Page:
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Komen reverses decision, will give grants to Planned Parenthood

Komen reverses decision, will give grants to Planned Parenthood

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UPDATED at 12:06 p.m. with local reaction on Komen's reversal.

The Susan G. Komen for the Cure breast-cancer charity on Friday abandoned plans to eliminate grants to Planned Parenthood. The startling decision came after three days of virulent criticism that resounded across the Internet, jeopardizing Komen's iconic image.

"We want to apologize to the American public for recent decisions that cast doubt upon our commitment to our mission of saving women's lives," a Komen statement said.

As first reported by The Associated Press on Tuesday, Komen had adopted criteria excluding Planned Parenthood from future grants for breast-cancer screenings because it was under government investigation, citing a probe launched by a Florida congressman at the urging of anti-abortion groups.

Komen said it would change the criteria "to make clear that disqualifying investigations must be criminal and conclusive in nature and not political."

"We will continue to fund existing grants, including those of Planned Parenthood, and preserve their eligibility to apply for future grants," the statement said.

Many of Komen's affiliates across the country had openly rebelled against the decision to cut the funding, which totaled $680,000 in 2011. One affiliate, in Aspen, Colo., had announced Thursday that it would defy the new rules and continue grants to its local Planned Parenthood partner.

In addition, Komen was inundated with negative comments via emails, on Twitter and on its Facebook page. Many of the messages conveyed a determination to halt gifts to Komen — organizer of the popular Race for the Cure events — because of the decision.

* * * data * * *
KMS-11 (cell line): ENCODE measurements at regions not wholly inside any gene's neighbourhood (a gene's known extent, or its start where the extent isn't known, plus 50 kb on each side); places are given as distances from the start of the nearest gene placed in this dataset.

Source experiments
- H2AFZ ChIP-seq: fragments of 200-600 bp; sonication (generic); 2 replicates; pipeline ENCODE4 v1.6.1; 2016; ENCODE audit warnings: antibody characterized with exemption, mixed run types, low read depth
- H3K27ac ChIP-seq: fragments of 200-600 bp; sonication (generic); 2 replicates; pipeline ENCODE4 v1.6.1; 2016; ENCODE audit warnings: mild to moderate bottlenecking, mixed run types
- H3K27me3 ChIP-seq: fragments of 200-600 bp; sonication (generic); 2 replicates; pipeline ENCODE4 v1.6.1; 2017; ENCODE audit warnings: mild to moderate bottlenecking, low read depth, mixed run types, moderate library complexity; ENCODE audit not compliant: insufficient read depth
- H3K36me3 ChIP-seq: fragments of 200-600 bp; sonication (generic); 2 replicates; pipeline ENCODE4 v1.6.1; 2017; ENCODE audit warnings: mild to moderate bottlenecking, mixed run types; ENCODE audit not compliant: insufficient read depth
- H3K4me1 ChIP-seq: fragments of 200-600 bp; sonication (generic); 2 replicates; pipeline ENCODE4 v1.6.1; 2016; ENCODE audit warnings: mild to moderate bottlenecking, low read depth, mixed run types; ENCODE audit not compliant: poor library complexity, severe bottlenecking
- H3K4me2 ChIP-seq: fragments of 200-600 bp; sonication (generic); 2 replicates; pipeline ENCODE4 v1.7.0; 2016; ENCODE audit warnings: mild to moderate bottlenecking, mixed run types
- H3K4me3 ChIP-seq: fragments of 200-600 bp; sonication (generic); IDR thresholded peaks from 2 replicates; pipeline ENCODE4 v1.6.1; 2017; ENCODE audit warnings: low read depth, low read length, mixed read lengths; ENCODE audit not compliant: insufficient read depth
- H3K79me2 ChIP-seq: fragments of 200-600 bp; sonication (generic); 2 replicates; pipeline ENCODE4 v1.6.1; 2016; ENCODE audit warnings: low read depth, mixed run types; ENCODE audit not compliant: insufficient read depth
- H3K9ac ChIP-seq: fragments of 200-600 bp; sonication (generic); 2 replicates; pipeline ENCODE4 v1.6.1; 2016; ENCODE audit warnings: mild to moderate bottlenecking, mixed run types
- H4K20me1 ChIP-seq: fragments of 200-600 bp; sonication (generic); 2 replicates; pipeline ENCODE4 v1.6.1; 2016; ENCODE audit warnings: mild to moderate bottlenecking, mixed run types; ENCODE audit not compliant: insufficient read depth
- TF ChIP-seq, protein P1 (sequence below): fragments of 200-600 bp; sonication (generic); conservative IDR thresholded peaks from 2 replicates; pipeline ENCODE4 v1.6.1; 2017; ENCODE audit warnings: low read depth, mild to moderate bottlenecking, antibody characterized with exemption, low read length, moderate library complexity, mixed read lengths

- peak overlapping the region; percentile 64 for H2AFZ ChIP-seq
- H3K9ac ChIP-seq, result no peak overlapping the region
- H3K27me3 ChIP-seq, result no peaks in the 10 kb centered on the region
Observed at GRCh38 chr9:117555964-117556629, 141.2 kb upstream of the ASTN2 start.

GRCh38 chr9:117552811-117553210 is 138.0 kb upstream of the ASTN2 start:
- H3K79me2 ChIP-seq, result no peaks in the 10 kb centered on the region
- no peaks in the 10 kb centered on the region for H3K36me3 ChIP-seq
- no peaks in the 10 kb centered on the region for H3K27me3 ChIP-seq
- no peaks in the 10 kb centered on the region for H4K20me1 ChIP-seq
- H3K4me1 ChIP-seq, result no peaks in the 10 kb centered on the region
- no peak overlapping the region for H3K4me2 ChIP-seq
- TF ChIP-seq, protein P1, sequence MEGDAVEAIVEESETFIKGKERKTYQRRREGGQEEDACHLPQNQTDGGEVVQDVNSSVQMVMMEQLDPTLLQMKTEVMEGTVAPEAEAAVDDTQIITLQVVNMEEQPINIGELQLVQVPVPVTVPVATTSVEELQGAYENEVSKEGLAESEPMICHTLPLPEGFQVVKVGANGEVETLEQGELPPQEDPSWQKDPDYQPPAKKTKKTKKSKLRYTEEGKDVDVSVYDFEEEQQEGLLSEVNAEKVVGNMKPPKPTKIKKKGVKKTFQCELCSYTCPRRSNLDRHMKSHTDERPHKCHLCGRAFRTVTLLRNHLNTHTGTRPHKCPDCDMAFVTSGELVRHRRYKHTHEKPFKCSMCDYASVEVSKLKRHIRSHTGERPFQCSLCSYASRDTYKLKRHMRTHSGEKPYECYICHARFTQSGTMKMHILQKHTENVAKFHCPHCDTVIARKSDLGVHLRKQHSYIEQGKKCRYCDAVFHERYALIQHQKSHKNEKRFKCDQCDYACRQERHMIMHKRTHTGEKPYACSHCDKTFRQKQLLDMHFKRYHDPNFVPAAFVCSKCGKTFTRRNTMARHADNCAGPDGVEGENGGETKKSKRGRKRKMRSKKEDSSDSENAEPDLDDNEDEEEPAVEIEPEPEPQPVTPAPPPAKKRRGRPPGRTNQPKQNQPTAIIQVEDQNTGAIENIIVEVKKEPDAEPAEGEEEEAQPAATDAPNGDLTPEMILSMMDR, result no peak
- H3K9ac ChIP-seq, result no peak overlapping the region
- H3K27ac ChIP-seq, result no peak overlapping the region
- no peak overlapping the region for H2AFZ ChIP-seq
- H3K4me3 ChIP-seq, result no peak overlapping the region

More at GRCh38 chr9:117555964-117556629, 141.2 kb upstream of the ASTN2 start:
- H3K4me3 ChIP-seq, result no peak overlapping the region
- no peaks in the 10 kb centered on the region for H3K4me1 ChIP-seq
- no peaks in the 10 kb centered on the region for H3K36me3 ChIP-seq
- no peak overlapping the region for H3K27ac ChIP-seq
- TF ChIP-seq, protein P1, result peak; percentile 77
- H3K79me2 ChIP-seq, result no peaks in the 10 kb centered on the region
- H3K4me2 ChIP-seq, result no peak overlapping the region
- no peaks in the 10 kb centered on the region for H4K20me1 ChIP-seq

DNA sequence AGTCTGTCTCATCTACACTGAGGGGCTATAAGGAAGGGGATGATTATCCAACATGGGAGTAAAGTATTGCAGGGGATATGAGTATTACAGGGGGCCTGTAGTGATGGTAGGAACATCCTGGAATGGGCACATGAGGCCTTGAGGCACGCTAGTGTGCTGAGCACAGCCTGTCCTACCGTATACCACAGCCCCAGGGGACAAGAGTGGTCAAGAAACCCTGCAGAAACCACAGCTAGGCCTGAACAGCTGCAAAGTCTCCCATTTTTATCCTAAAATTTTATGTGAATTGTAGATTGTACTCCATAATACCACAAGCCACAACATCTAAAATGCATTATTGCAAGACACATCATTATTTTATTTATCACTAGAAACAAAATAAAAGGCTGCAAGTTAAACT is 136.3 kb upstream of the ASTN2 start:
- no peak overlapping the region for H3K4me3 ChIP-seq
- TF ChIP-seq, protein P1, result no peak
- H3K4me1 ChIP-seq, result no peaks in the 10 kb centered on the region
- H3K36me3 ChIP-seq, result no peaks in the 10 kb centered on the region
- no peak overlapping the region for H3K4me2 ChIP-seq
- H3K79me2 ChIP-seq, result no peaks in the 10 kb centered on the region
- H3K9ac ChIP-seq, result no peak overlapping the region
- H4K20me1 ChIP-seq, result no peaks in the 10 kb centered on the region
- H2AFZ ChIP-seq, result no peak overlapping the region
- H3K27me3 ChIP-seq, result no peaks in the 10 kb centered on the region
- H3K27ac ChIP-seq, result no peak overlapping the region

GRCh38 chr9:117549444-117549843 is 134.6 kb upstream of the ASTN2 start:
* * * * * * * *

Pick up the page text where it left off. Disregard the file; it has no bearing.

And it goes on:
Meanwhile, Planned Parenthood was reporting an outpouring of support - donations large and small, triggered by the Komen decision, that it said surpassed $900,000.

Planned Parenthood's president, Cecile Richards, thanked those donors Friday and welcomed Komen's change of heart.

"We are enormously grateful that the Komen Foundation has clarified its grantmaking criteria," Richards said. "What these past few days have demonstrated is the deep resolve all Americans share in the fight against cancer."

Through the Komen grants, Planned Parenthood says its health centers provided nearly 170,000 clinical breast exams and more than 6,400 mammogram referrals over the past five years.

Paula Gianino, president of Planned Parenthood of the St. Louis Region and Southwest Missouri, was thrilled to hear the news, even though local Planned Parenthood affiliates have never received grants from Komen.

"The outpouring of support and the anger about the original decision was a crystal-clear statement that people in this country do not want politics getting in the way of life-saving cancer care and screening for women," she said. "The public's reaction the last few days, which was unprecedented, said that they know that Planned Parenthood is a trusted provider of primary cancer screening services."

During the past 48 hours, Gianino said, patients, supporters and even people who have never been served by or contributed to Planned Parenthood have been calling expressing their support.

"They were calling and telling me they were writing checks," she said.

Planned Parenthood of St. Louis provides breast exams to about 7,000 women each year. It was denied a Komen grant to buy breast self-exam shower cards several years ago and, according to Gianino, the Komen organization has discouraged them from applying for grants ever since.

Janet Vigen Levy, spokeswoman for the St. Louis Komen affiliate, said the reversed decision will not change the way they have been doing business locally.

"(Planned Parenthood in St. Louis) has not been a grantee; They have not applied in 10 years," she said. "If anyone would apply for a grant they would all be treated the same way. We have a grant process in place with a group of anonymous grant reviewers who look over applications."

Komen, in its statement, said it was immediately starting an outreach to its affiliates and supporters to get the charity back on track.

"We urge everyone who has participated in this conversation across the country over the last few days to help us move past this issue," Komen said. "We do not want our mission marred or affected by politics — anyone's politics."

Cynthia Billhartz Gregorian of the Post-Dispatch contributed to this report.

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